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Huffcutt, A. I., Conway, J. M., Roth, P. L., & Stone, N. J. (2001). Identification and meta-analytic assessment of psychological constructs measured in employment interviews. Journal of Applied Psychology, 86, 897-913.

Hurtz, G. M., & Donovan, J. J. (2000). Personality and job performance: The big five revisited. Journal of Applied Psychology, 85, 869-879.

Raymark, P. H., Schmit, M. J., & Guion, R. M. (1997). Identifying potentially useful personality constructs for employee selection.Personnel Psychology, 50, 723-736.

**Arthur, Jr., W., Woehr, D. J., & Graziano, W. G. (2001). Personality testing in employment settings: Problems and issues in the application of typical selection practices. Personnel Review, 30, 657-676.


There is a distinction that must be made between constructs and methods. This construct/method distinction (aka the content/method distinction) is a touchy subject for many I/O psychologists. We briefly touched on this in earlier modules (see PRV – Module 4, with the discussion on Schmidt vs. Landy) but now I’ll elaborate some more.

Constructs are properties that we posit to exist in the world. They guide our definitions for the purpose of developing measurements. Constructs are ideas in our own minds, not (as some writers imply), characteristics that exist in the real world. When we develop measures, they are tapping events in the world that we use to alter our mental constructs. You can think of this as surveyors measuring the land, then bringing information back to make maps (constructs).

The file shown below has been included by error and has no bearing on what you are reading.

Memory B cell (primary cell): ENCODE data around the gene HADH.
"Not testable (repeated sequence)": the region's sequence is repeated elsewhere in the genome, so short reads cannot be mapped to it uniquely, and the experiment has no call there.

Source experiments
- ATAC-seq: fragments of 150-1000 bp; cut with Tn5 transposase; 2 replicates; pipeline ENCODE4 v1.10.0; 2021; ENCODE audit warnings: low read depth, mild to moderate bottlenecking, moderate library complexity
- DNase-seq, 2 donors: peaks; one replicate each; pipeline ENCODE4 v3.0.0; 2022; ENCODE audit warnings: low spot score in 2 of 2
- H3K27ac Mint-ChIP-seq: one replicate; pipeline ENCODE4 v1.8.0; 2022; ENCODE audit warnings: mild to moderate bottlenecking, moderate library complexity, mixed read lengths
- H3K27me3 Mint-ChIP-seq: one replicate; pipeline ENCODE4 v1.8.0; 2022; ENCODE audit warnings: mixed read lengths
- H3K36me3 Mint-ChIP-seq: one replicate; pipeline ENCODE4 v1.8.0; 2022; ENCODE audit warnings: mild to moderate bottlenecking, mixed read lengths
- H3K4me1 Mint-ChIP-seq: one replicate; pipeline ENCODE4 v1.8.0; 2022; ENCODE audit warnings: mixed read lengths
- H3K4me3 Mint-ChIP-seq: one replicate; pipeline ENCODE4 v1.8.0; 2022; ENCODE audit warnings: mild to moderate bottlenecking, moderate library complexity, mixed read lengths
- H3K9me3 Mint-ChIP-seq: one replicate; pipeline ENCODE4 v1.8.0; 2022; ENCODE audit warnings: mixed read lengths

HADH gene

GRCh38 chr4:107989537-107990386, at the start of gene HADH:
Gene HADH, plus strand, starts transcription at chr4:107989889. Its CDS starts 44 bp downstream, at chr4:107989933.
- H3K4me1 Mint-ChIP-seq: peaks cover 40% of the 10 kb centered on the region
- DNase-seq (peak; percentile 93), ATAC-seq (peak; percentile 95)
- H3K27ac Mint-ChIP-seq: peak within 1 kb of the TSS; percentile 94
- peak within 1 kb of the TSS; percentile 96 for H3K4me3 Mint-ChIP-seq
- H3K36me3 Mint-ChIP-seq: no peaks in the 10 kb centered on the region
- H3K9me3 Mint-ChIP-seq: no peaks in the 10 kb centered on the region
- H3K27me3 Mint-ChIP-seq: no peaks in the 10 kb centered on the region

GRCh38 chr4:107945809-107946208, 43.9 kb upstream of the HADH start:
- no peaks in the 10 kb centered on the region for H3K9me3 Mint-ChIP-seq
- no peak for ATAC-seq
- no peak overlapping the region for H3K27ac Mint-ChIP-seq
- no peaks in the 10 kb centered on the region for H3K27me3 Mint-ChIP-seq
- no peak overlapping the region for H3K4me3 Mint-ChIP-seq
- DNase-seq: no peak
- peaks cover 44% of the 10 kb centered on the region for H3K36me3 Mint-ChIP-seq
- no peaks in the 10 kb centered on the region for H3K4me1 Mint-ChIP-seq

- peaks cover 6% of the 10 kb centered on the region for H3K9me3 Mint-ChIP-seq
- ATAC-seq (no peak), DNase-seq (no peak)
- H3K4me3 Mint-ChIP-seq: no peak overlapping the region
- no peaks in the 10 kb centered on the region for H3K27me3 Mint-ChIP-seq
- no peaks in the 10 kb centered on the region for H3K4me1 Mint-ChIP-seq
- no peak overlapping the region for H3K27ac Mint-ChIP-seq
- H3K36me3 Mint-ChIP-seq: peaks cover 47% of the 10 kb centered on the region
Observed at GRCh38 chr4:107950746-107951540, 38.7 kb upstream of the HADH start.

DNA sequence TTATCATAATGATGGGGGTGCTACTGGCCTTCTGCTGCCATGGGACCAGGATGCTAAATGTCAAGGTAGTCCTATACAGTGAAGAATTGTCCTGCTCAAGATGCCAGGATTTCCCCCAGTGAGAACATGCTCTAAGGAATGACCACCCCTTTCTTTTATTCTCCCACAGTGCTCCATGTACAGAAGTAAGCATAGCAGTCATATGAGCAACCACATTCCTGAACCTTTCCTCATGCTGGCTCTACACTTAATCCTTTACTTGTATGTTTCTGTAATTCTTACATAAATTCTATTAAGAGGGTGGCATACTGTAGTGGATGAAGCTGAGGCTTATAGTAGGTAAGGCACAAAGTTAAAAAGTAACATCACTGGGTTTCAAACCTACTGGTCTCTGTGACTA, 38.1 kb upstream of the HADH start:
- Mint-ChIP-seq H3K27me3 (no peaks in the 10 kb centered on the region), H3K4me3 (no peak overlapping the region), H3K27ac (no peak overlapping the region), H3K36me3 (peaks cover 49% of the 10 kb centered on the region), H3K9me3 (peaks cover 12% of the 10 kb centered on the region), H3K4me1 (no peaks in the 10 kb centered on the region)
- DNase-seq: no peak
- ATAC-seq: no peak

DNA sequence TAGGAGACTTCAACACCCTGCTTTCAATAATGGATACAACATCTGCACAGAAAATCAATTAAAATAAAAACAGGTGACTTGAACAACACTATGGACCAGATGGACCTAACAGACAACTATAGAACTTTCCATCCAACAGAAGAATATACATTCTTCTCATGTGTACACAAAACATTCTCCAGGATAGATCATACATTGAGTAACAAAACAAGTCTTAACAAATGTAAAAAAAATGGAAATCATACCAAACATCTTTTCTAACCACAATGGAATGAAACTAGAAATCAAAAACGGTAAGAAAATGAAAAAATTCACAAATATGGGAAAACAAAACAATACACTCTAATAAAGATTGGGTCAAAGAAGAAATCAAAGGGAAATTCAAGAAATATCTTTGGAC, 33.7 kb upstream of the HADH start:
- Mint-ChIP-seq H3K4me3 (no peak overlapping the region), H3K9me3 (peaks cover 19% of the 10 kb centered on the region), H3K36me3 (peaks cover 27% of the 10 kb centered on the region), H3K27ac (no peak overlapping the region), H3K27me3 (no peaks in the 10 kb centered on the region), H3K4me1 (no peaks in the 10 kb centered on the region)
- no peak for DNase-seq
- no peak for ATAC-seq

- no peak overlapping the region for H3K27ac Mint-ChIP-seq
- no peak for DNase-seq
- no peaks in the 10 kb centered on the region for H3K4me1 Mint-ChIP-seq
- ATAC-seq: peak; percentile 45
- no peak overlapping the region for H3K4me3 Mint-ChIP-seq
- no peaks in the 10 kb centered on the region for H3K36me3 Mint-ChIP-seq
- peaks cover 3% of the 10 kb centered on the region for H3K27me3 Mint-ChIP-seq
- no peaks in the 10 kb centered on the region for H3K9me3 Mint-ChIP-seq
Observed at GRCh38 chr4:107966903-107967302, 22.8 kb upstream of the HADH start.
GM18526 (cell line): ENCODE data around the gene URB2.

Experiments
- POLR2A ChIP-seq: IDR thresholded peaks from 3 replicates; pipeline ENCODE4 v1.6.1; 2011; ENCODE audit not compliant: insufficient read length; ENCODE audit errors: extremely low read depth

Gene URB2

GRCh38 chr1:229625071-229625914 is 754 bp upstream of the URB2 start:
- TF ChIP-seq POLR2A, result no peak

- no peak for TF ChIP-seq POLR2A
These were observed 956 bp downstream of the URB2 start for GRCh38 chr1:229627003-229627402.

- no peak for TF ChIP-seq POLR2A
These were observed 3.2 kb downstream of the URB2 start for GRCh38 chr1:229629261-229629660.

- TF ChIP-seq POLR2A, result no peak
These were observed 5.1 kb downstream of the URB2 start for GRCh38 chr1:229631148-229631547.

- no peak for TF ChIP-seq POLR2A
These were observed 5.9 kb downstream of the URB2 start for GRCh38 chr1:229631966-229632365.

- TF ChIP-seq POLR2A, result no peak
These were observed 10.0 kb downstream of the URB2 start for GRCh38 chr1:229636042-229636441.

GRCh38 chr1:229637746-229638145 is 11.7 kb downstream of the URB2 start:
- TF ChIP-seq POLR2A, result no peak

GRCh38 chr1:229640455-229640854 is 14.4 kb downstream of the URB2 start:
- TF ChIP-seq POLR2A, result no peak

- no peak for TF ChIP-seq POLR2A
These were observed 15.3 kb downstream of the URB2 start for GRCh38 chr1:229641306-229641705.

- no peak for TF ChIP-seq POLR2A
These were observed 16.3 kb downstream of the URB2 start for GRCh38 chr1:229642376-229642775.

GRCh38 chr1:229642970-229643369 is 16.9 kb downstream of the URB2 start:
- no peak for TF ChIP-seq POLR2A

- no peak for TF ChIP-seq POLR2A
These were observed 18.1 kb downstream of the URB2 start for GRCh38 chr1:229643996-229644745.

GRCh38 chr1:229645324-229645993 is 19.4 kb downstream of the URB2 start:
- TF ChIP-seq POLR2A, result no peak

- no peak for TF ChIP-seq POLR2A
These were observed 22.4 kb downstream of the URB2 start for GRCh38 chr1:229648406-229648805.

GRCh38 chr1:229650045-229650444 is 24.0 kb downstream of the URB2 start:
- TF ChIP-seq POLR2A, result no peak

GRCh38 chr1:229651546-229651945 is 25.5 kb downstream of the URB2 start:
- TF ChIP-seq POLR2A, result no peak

We can measure these constructs using various methods. As you’ll see in the Huffcutt, Conway, Roth, and Stone (2001), one methodology (interviews) can actually tap many different constructs depending on the format of the method (e.g., structured vs. unstructured). Similarly, many different methods can tap the same construct. For example, cognitive ability can be assessed through paper and pencil measures, interviews, and assessment centers.

Why is this construct/method distinction important? Basically, it does not make sense to compare and contrast a methodology with a construct. For example, to assert that interviews have greater predictive validity than does personality is illogical when we know that interviews can be used to assess personality. An interview that assesses personality can have greater predictive validity over paper and pencil measure of personality, or interviews that assess cognitive ability could be more predictive of future performance than interviews that assess personality, but to compare a method with a construct is inappropriate. This happens a lot, however, so it is up to you to know when this error is made.